Announcing the reform plans, Maghlaperidze cited low audience figures and said that the suspension of programming was necessary in order "to create the financial and elementary technical-material base" that the broadcaster, unlike other TV stations, does not have and without which, he argued, it will prove unable to fulfill its purpose.

That statement raises the question, subsequently posed by several commentators, of how the 40 million laris ($15.18 million at current exchange rates) the broadcaster has received annually over the past decade was spent. Last year, just 3 percent of the budget was spent on technology, 60 percent on salaries and administrative expenses, and the remainder for unspecified other purposes. Meanwhile, valuable archive footage is being lost as there is allegedly no money for digitalization.

Maghlaperidze initially said he welcomed criticism of his proposals and alternative suggestions and would gladly step down as director-general if an alternative plan was advanced that would avoid the need to suspend programming. But in an interview with the weekly Kviris Palitra, Maghlaperidze dismissed criticism of his plans as unfounded and implied that such criticism originated with unnamed employees who seek at all costs to preserve their monopoly over decisions concerning programming. He said his sole objective was to make the broadcaster an effective and competitive TV channel and to strip persons he did not name of the opportunity to plunder its financial resources.

Maghlaperidze further claimed that his views on the need for reform coincided with those of the broadcaster's previous management. Maghlaperidze's predecessor, Giorgi Baratashvili, stepped down in November, two years before the end of his term.

At least two members of the broadcaster's eight-person board of trustees have openly criticized Maghlaperidze's plans. Sulkhan Saladze of the Georgian Young Lawyers' Association dismissed them as "totally unacceptable in [their] current form" and said he would not support them.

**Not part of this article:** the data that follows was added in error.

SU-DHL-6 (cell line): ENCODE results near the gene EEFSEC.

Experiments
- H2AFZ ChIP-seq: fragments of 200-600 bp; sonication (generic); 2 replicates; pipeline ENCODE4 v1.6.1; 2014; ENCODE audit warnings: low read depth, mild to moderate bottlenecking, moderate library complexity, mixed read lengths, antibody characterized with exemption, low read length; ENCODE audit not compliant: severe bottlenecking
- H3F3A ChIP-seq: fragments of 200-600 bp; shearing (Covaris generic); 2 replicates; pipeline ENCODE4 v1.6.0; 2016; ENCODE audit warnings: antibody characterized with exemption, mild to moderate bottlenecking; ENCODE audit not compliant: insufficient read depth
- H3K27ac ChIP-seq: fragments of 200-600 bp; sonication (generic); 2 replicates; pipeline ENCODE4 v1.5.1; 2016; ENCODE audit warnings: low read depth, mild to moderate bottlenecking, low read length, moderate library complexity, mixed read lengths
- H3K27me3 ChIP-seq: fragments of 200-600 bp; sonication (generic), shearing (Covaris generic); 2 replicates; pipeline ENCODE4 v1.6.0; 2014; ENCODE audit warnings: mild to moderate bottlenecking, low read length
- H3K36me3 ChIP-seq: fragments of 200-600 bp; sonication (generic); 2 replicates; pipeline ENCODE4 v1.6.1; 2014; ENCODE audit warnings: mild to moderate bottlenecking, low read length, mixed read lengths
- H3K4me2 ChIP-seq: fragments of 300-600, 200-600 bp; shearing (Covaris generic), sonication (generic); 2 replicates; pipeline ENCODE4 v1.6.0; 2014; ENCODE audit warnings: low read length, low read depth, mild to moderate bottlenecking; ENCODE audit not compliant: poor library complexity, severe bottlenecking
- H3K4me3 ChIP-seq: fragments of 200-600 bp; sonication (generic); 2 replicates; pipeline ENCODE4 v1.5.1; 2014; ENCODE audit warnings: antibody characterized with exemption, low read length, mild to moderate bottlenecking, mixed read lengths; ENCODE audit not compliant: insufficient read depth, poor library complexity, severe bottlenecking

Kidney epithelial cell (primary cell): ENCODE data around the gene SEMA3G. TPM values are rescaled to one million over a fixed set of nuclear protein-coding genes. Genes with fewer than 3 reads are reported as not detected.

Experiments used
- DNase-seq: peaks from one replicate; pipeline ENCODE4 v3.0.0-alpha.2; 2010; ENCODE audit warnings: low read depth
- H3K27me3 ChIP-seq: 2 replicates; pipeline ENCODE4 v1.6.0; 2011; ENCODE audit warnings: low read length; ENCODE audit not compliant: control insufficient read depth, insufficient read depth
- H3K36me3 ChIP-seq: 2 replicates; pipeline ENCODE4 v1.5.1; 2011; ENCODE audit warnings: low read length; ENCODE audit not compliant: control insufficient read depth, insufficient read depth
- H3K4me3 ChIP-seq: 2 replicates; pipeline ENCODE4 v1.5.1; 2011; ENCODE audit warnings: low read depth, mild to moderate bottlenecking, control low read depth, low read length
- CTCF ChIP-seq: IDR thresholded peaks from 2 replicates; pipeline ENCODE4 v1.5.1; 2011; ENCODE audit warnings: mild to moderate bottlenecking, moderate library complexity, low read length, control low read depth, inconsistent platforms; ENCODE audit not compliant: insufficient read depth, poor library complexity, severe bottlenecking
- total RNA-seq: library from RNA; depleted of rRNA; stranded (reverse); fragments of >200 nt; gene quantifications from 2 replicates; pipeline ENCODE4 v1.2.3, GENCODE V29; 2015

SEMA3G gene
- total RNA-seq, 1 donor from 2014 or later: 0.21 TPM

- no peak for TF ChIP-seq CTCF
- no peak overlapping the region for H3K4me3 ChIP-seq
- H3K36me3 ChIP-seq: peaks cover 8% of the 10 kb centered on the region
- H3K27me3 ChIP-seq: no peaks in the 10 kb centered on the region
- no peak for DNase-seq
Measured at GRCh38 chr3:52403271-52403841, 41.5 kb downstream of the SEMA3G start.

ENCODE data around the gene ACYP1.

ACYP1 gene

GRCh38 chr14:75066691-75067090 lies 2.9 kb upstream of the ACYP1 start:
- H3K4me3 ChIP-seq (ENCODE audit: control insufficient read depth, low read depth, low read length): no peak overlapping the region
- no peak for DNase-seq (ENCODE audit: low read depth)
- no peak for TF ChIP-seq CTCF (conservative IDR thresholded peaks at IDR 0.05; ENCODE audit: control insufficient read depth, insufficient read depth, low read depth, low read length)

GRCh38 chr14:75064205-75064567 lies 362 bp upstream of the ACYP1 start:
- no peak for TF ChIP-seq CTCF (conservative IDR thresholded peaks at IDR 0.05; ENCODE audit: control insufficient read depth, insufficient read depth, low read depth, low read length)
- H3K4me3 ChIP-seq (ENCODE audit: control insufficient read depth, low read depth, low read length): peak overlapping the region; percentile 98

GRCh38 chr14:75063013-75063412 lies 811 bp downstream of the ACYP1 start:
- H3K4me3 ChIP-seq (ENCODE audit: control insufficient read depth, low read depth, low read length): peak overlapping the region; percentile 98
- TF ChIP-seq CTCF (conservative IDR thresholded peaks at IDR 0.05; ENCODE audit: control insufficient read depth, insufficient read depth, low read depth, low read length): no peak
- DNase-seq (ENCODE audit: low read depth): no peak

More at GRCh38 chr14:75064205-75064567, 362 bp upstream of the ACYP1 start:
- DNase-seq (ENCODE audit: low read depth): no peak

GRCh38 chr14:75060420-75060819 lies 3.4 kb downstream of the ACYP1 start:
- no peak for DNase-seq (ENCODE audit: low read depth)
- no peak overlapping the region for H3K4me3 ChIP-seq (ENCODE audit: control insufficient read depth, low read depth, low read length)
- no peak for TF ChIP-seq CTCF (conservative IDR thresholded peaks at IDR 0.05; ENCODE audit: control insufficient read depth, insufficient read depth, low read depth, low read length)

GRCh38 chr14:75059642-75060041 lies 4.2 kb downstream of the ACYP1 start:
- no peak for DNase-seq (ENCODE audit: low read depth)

In January, Saladze had voted against Maghlaperidze's candidacy as "the worst possible choice" for the post of director-general and one that would "call into question the objectivity and independence of the Public Broadcaster." He described Maghlaperidze as "not politically neutral."

Misgivings about the impact of the suspension of programming by the Public Broadcaster in the run-up to the local elections are understandable in light of the planned merger into a single media holding of the hitherto independent TV stations Maestro and Imedi and the Ivanishvili family's GDS. All three reportedly espouse the same editorial policy, avoiding criticism of the ruling GD-DG.

Meanwhile, Georgia's Supreme Court has still not handed down a final ruling in the protracted dispute over the ownership of the TV station Rustavi-2, which unequivocally backs Saakashvili's now divided United National Movement.

The views expressed in this blog post do not necessarily reflect the views of RFE/RL

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About This Blog

This blog presents analyst Liz Fuller's personal take on events in the region, following on from her work in the "RFE/RL Caucasus Report." It also aims, to borrow a metaphor from Tom de Waal, to act as a smoke detector, focusing attention on potential conflict situations and crises throughout the region. The views are the author's own and do not represent those of RFE/RL.